LGBTIQA+ Russians are speaking out about a growing private sector conversion therapy industry in their country, which they fear will only grow in the shadow of a November court decision that declared the “international LGBT public movement” a banned “extremist” ideology.
One of Russia’s last remaining LGBTIQA+ advocacy groups, DELO LGBT+ was forced to close following the ruling but was already receiving an average of 14 requests for legal assistance each month from people who were under threat of being sent to privatised “conversion therapy” treatment centres by their families or were in the process of escaping them.
“After these [new] laws, the number of people facing threats to be put in such institutions has increased,” Vladimir Komov, a former lawyer with DELO LGBT+, told The Washington Post earlier this month.
The Washington Post spoke to a 23-year-old transgender non-binary person who was forced to undergo months of attempted conversion therapy at a remote treatment centre in the Altai region of Siberia.
They were tricked into traveling to the treatment centre by their mother who had told them she wanted them with her for support while she underwent heart surgery.
Instead their phone was confiscated and they were bundled inside the treatment centre.
They reported being beaten and being forced to swim in a river during freezing temperatures as well as forced labour as part of attempts to masculinise them which also included being made to slaughter animals “to help myself to become a man.”
In one incident they recounted being forced to castrate a pig which their captors likened to gender reassignment surgery.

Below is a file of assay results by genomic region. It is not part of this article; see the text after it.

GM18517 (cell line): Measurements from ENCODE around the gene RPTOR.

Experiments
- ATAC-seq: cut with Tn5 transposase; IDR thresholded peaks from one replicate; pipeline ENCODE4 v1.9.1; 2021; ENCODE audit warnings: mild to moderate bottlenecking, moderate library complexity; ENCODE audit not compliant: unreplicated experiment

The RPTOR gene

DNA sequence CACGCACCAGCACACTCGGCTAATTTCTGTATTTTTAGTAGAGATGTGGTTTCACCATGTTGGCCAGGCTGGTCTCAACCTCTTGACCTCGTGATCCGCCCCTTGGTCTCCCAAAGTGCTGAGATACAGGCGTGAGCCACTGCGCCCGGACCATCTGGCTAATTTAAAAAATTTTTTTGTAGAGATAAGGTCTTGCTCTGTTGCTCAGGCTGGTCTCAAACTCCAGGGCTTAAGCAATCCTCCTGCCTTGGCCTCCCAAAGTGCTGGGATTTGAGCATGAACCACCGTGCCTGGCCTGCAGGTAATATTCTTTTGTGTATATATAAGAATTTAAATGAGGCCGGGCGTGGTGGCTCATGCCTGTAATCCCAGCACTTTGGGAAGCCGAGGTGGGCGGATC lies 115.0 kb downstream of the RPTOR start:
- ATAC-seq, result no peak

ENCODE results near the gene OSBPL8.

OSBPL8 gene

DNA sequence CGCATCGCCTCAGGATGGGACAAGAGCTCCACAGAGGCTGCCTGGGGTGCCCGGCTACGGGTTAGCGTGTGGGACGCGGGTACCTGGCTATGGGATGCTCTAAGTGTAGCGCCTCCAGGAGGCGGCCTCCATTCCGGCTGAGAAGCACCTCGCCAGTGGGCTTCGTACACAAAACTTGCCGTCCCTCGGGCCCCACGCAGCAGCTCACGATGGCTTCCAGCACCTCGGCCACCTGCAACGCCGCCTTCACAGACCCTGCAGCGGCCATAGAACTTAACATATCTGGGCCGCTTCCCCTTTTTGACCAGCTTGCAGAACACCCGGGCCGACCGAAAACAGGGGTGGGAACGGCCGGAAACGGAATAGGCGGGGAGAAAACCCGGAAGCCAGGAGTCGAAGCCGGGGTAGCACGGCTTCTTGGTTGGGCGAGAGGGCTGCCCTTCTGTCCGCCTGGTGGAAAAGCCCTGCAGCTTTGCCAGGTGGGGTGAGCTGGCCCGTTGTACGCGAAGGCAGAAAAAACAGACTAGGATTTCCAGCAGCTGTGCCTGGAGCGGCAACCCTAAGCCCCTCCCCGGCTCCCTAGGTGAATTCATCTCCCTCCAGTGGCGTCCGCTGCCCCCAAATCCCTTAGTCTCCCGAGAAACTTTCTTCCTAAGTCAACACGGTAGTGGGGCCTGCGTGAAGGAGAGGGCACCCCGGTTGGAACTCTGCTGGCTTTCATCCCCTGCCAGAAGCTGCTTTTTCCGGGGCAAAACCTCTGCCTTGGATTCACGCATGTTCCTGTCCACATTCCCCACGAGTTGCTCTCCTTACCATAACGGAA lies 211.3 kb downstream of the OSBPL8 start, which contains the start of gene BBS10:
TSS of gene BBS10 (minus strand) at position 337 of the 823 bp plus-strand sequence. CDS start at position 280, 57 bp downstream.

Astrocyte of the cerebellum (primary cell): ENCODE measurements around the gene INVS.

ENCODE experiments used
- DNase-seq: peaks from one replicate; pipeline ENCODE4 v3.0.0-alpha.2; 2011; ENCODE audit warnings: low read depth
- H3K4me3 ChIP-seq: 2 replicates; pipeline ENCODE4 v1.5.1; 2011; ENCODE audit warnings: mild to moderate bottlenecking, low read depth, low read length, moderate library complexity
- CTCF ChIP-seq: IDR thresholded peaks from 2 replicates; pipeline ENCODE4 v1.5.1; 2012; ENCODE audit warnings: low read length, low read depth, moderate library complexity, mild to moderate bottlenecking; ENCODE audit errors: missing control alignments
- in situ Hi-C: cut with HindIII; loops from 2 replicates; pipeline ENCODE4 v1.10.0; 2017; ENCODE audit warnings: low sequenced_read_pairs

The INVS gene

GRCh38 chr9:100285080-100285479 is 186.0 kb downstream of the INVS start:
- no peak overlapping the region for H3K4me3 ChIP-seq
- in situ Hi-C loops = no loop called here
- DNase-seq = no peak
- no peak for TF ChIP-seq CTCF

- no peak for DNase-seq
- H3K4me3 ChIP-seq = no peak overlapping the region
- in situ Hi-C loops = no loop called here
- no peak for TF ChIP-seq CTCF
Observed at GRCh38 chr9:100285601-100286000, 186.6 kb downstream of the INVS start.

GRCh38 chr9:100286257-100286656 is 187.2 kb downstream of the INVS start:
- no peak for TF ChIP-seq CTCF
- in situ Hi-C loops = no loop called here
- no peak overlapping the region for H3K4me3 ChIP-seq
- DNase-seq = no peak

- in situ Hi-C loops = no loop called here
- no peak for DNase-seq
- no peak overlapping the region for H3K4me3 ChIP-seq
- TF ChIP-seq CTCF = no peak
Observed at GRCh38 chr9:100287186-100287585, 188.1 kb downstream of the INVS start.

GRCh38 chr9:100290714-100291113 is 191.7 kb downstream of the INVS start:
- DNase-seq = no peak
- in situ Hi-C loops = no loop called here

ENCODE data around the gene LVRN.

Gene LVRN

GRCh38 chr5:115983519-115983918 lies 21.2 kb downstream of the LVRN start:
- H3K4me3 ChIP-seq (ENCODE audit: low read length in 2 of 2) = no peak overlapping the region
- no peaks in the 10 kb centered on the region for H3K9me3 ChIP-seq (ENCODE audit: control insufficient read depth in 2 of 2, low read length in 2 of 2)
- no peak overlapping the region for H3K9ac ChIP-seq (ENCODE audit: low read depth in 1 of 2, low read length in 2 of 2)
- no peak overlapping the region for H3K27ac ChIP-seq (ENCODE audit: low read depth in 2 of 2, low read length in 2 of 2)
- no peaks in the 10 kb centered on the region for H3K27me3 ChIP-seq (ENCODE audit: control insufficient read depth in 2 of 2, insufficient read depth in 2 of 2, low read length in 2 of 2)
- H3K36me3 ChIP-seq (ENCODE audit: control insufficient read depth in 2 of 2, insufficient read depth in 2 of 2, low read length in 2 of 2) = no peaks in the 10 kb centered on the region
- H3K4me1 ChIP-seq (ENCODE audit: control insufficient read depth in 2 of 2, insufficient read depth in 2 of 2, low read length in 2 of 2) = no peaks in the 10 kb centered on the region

She was also medicated with psychiatric drugs during her nine months of confinement in “Freedom Rehabilitation Centre.”
Another transgender Russian told The Washington Post about the 21 months that she was forced to stay in several “treatment” centres by her wealthy parents where she was housed with drug addicts and alcoholics who were also receiving forced treatments.
She says that she was told that being LGBTIQA+ was a form of addiction and that it would ruin her life.
She also says she was given psychiatric medications as well as being threatened with violence by the other people being held in the facility.
This woman said that she was only freed after breaking a staircase fitting and threatening to destroy more property unless she was released.
This is not the first time that LGBTIQA+ people have complained about extrajudicial detention as part of efforts to convert them to being heterosexual or cis-gender inside the Russian Federation.
In 2017 and again in 2019 over 150 LGBTIQA+ people in the Russian republic of Chechnya were abducted into torture camps with some still missing or feared killed.
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